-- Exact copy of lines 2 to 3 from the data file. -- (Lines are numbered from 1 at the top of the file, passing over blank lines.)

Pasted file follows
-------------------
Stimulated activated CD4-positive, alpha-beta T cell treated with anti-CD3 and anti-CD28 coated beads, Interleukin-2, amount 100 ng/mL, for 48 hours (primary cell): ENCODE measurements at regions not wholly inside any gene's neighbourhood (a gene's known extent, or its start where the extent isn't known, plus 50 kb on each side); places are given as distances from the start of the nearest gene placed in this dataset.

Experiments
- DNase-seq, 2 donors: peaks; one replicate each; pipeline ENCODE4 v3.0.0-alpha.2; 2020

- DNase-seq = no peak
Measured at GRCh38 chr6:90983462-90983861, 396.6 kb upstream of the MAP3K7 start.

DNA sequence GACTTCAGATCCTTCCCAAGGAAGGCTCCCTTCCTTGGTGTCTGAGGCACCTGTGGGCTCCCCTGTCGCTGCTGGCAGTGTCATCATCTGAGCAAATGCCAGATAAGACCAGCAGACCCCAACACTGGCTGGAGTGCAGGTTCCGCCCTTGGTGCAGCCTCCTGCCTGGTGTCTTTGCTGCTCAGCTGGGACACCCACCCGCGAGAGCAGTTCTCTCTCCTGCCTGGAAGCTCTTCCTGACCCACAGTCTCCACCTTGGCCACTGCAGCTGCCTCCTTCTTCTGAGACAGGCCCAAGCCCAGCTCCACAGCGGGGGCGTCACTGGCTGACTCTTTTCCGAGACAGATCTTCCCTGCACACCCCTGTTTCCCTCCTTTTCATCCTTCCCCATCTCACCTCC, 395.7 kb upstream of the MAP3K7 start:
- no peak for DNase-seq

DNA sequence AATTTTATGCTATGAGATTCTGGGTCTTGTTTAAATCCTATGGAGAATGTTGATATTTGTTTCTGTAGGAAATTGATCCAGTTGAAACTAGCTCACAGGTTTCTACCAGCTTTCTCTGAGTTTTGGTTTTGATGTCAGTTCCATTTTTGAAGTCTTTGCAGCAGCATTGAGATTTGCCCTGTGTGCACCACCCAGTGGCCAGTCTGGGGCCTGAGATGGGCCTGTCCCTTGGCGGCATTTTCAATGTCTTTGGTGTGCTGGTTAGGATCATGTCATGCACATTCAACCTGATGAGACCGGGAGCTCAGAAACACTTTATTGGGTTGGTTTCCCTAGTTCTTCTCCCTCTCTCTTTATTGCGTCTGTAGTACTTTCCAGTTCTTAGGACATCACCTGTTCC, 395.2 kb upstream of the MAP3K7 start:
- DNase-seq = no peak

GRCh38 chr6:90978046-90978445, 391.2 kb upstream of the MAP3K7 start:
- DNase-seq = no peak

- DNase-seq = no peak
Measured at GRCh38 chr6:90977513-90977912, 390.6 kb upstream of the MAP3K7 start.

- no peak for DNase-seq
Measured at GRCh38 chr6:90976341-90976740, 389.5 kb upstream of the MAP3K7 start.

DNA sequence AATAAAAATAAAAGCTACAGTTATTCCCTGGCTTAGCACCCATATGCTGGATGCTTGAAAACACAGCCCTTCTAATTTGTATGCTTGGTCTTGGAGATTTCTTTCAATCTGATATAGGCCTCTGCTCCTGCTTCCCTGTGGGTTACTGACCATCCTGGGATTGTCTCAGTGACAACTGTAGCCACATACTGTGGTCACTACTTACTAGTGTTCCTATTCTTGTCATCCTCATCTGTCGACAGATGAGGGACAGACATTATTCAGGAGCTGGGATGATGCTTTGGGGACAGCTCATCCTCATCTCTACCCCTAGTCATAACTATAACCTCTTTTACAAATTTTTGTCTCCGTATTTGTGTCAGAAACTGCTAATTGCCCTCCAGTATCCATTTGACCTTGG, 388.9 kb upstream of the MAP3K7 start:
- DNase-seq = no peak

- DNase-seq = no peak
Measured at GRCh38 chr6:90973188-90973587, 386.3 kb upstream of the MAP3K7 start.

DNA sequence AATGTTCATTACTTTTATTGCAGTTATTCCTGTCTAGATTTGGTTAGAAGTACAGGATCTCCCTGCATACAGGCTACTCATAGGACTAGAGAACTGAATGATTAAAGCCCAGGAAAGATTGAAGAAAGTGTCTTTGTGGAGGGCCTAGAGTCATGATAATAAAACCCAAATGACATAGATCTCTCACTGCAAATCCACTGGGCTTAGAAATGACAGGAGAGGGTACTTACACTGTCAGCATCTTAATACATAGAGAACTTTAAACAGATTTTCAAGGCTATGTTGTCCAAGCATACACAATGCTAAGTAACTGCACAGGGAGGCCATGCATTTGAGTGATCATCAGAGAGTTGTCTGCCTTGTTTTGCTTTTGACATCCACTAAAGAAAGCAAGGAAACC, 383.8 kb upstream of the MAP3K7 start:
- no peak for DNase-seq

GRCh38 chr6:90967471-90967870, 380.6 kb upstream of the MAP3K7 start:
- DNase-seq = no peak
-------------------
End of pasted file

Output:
Experiments
- DNase-seq, 2 donors: peaks; one replicate each; pipeline ENCODE4 v3.0.0-alpha.2; 2020